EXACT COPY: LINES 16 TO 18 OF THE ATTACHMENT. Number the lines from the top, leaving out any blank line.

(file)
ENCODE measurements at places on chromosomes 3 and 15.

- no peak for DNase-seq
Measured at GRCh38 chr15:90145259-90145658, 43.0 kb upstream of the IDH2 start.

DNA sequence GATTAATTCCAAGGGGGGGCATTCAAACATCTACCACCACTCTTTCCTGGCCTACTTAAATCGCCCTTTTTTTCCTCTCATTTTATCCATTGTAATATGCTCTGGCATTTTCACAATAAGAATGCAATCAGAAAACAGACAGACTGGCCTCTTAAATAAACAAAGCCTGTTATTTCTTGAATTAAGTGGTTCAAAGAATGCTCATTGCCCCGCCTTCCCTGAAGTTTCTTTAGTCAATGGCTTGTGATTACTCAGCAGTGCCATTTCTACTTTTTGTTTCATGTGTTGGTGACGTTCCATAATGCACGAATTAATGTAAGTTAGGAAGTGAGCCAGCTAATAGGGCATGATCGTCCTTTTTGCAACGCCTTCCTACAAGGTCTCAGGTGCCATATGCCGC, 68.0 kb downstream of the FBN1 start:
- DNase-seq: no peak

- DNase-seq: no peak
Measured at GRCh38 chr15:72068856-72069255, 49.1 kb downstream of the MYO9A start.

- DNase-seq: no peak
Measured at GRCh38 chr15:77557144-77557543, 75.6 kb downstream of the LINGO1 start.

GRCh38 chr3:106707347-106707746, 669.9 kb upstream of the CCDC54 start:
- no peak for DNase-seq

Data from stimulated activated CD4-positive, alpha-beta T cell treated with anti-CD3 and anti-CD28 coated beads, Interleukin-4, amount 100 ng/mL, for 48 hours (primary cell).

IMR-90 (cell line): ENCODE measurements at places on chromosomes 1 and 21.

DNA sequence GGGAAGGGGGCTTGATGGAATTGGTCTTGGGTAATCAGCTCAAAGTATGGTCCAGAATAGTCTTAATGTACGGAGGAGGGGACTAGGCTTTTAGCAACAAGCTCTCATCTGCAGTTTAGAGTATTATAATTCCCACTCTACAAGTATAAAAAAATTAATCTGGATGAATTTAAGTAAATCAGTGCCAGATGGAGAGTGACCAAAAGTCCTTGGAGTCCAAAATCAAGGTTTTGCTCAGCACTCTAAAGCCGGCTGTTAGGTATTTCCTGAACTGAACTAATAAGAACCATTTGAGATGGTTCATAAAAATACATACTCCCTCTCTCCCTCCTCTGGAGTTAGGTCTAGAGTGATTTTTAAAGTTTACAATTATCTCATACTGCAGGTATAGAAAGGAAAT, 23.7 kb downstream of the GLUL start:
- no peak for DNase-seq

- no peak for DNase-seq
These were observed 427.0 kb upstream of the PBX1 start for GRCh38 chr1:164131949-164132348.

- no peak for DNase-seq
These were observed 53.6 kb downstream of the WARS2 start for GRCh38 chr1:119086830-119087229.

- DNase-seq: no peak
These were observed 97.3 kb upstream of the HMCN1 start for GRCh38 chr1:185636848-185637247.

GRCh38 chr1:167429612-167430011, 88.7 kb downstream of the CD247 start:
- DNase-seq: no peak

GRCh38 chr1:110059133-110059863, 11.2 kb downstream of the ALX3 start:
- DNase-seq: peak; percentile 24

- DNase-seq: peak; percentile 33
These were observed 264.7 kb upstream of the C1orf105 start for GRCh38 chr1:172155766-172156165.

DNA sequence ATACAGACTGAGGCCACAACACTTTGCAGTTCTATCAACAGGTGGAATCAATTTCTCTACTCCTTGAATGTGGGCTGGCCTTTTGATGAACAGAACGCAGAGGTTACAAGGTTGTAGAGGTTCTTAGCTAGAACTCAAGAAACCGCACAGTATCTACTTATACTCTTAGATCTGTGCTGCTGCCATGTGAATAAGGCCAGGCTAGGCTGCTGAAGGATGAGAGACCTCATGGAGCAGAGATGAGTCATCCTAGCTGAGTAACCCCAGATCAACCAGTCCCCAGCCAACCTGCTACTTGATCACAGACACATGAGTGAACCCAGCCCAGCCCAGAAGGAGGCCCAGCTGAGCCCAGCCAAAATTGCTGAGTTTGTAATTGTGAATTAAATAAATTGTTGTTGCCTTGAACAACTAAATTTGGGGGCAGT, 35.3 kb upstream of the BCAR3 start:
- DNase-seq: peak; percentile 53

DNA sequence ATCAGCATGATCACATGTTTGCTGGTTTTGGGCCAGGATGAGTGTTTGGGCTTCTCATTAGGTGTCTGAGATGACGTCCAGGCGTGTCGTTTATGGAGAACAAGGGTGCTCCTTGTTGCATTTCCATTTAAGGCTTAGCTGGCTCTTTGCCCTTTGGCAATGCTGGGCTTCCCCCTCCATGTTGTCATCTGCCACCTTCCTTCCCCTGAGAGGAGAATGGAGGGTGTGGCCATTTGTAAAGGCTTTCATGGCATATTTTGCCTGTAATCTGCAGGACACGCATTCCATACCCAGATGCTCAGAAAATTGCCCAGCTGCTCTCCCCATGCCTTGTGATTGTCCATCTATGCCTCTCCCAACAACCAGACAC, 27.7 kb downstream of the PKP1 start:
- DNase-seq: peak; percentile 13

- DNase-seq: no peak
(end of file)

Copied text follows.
- no peak for DNase-seq
These were observed 427.0 kb upstream of the PBX1 start for GRCh38 chr1:164131949-164132348.

- no peak for DNase-seq